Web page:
Gold price to recover most of its recent losses, says TD Securities
(Kitco News) After seeing the worst month in more than four years, gold can still recover most of its losses, according to TD Securities.
Gold ended the first half of the year on a disappointing note, with prices trading well below the $1,800 an ounce level. August Comex gold futures were last at t $1,775.50, up 0.22% on the day.
The hawkish Federal Reserve was to blame for a reversal of the bullish sentiment in gold built up through April and May.
"Just as gold rebounded over $200/oz from the late-March lows to trade in the $1,900/oz territory during early-June and market chatter turned bullish again, there was a significant Federal Reserve-driven reversal," said TD Securities head of commodity strategy Bart Melek.
The markets were caught off guard by the Fed admitting to stronger-than-expected inflation expectations and a possibility of two rate hikes as soon as 2013.
"As the yellow metal plunged back into the $1,770s/oz range in the days immediately after the June FOMC economic projections were released, the market delivered a sobering reminder to investors and analysts that the path to new highs is almost never a smooth one. A similar object lesson in market realities was also given to silver, platinum and palladium investors," Melek said.
But precious metals investors should not give up on gold just yet. With the Fed focused on achieving full employment before it can raise rates, gold has the time to make up for its losses, according to TD Securities.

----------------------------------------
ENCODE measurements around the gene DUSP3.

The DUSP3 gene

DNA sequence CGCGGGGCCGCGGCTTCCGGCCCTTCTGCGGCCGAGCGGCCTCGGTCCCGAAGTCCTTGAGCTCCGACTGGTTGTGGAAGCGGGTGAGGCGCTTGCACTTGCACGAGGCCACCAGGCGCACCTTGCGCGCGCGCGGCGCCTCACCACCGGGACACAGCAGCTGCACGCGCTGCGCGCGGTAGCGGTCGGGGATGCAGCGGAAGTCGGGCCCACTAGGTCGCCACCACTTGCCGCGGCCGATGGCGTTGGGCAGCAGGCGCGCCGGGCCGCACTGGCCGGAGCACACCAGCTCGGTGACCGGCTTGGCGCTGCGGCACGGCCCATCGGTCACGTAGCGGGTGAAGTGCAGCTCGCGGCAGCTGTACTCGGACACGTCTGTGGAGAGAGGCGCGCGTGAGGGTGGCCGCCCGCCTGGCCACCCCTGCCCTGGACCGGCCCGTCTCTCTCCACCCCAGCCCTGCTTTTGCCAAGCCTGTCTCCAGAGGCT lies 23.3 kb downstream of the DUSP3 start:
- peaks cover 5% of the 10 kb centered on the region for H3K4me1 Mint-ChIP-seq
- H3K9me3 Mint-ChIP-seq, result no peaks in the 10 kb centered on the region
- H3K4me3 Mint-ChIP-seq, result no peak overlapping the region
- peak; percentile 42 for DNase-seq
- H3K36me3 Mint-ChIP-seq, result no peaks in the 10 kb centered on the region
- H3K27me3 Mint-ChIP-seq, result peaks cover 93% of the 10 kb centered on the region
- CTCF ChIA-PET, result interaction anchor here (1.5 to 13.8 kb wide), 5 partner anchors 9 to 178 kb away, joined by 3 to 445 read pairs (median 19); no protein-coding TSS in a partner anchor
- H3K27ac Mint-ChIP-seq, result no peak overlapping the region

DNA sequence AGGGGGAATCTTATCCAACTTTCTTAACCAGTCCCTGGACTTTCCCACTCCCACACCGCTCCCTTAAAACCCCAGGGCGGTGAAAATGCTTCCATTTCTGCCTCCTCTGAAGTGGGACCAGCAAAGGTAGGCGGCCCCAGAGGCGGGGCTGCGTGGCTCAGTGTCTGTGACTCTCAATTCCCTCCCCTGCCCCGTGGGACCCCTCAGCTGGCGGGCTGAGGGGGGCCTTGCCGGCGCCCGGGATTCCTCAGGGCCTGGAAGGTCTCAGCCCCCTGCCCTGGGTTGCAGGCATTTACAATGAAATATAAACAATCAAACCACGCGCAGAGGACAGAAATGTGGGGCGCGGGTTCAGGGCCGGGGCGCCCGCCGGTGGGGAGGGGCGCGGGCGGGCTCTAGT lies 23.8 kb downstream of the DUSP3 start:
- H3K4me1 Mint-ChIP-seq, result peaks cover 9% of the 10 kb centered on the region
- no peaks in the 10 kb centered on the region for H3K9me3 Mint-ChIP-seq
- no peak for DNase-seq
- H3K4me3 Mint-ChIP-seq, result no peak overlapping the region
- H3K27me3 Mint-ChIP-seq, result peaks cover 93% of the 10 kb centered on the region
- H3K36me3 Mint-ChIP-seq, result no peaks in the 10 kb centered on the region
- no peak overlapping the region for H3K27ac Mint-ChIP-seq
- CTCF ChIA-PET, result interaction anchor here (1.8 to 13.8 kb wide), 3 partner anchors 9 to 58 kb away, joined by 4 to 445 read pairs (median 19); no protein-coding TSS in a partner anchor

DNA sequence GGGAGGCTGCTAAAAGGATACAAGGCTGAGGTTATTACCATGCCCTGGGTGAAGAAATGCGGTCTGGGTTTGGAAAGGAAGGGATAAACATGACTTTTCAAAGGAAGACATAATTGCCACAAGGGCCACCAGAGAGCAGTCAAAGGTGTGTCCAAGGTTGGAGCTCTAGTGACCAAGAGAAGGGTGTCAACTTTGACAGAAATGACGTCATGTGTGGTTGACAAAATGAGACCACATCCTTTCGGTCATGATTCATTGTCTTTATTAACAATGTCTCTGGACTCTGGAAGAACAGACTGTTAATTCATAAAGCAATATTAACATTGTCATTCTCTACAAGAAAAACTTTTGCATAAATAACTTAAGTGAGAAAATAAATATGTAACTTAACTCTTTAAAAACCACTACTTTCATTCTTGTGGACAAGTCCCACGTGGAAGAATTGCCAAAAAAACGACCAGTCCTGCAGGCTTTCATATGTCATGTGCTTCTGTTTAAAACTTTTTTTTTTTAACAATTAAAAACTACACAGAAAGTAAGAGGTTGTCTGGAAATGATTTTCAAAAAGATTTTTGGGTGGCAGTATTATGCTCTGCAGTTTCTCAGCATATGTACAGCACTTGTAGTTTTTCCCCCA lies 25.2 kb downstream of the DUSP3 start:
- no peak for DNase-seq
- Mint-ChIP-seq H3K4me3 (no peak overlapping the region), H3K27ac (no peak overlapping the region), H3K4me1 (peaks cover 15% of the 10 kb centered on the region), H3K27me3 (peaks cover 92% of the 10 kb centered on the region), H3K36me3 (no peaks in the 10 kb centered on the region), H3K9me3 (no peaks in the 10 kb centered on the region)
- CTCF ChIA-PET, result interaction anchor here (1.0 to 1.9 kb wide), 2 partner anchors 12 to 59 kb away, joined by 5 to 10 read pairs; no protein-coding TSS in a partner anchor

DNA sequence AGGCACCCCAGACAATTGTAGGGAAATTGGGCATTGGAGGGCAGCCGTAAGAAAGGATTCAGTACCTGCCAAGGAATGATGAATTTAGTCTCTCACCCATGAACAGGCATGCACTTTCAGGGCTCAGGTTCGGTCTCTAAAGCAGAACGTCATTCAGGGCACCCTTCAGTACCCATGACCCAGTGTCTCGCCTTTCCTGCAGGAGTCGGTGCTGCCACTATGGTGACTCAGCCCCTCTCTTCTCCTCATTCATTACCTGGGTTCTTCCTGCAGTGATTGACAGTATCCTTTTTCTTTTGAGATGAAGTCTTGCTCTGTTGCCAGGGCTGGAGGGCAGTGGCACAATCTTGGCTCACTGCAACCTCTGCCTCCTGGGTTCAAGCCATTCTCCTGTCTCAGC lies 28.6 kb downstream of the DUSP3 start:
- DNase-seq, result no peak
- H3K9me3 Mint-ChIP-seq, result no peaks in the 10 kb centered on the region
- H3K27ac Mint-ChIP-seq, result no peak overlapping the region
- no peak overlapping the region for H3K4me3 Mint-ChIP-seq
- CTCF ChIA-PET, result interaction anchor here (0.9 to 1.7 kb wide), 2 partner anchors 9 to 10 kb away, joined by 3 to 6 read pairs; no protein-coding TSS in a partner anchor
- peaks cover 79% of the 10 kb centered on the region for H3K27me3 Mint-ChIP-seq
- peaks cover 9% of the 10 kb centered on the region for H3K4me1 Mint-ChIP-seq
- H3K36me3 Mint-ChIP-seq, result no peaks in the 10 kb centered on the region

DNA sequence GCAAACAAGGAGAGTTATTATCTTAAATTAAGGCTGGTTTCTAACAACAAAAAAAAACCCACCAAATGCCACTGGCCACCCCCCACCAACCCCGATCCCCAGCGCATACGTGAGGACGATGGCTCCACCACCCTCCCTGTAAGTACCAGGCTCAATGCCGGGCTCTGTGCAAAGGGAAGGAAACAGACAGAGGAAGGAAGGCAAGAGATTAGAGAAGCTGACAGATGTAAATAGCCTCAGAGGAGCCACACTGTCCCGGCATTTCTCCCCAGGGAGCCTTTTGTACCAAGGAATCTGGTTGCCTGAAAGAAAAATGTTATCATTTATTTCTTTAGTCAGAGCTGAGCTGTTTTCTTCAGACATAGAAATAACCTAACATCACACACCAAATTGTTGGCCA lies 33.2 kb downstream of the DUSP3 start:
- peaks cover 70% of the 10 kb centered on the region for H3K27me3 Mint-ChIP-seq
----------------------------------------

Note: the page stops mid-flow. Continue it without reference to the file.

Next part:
"Despite the recent selloff, we judge that the Fed's continued emphasis on its full employment mandate should see gold recover most of its recent losses," Melek noted. "The relatively new flexible average inflation targeting policy framework and the implied willingness to overshoot inflation targets for a period, should the output gap remain wide, are just a few reasons why very easy monetary conditions are likely to persist well into 2023."
In an environment where full employment is still far away, the Fed will remain very accommodative. "The U.S. central bank should keep real interest rate environment highly accommodative across the yield curve for a prolonged period, which is gold and precious metal complex supportive," Melek added.
On the supply side, things are also looking up for higher prices in the precious metals complex in general. "Various mine site disruptions and other constraints will continue to limit supply growth, as investment and industrial demand remain firm," Melek pointed out.